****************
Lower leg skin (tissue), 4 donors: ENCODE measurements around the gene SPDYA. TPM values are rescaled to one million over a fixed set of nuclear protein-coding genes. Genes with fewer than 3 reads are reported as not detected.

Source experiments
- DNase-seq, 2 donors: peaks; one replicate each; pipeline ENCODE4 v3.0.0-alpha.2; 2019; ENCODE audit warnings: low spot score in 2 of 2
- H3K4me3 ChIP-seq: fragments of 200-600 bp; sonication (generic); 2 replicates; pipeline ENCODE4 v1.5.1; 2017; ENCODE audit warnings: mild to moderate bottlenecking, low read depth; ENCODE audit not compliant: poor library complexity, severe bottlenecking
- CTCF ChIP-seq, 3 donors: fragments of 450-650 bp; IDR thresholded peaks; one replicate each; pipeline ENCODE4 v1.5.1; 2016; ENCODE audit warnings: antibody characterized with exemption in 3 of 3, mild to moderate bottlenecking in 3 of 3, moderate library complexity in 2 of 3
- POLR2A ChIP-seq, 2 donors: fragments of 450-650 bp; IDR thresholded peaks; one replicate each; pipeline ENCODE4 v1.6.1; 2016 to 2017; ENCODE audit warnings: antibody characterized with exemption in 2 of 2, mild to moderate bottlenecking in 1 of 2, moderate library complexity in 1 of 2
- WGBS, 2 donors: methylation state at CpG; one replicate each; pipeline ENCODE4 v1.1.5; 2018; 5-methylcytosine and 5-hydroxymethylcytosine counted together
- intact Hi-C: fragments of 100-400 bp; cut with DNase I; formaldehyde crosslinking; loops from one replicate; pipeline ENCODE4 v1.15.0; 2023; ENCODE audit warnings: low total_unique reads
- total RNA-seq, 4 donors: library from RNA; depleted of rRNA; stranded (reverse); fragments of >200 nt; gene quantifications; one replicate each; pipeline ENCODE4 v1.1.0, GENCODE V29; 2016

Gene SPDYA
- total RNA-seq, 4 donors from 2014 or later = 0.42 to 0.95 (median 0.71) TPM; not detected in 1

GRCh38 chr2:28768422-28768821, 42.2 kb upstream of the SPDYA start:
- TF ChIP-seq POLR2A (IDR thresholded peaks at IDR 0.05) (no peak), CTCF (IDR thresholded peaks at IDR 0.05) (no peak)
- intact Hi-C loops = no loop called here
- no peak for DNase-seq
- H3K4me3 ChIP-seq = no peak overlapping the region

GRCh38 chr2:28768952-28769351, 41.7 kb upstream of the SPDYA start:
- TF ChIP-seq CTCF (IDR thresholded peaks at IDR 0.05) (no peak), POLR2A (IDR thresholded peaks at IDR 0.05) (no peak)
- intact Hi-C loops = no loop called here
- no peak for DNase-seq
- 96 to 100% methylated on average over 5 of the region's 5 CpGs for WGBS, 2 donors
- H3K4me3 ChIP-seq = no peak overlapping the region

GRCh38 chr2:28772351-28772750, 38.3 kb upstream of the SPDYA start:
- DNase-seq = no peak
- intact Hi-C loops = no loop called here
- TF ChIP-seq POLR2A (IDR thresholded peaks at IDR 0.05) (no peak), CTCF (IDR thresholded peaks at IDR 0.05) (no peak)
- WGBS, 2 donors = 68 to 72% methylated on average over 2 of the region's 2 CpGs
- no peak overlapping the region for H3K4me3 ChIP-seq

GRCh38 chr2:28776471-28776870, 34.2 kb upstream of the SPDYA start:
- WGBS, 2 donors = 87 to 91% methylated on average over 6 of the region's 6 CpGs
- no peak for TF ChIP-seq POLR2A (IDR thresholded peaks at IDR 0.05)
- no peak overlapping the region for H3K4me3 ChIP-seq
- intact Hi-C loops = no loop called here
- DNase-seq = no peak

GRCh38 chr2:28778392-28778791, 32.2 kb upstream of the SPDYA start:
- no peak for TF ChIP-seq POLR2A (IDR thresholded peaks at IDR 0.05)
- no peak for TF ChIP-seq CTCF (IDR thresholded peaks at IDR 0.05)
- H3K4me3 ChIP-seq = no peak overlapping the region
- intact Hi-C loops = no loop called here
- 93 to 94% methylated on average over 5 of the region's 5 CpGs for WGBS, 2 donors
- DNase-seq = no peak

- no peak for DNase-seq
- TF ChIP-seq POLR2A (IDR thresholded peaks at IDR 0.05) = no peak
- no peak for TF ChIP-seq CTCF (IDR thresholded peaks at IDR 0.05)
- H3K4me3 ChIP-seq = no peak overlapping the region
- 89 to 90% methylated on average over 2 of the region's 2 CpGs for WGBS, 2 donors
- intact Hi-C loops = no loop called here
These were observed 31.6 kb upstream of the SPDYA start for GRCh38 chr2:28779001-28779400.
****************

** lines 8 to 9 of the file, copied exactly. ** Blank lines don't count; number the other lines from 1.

- intact Hi-C: fragments of 100-400 bp; cut with DNase I; formaldehyde crosslinking; loops from one replicate; pipeline ENCODE4 v1.15.0; 2023; ENCODE audit warnings: low total_unique reads
- total RNA-seq, 4 donors: library from RNA; depleted of rRNA; stranded (reverse); fragments of >200 nt; gene quantifications; one replicate each; pipeline ENCODE4 v1.1.0, GENCODE V29; 2016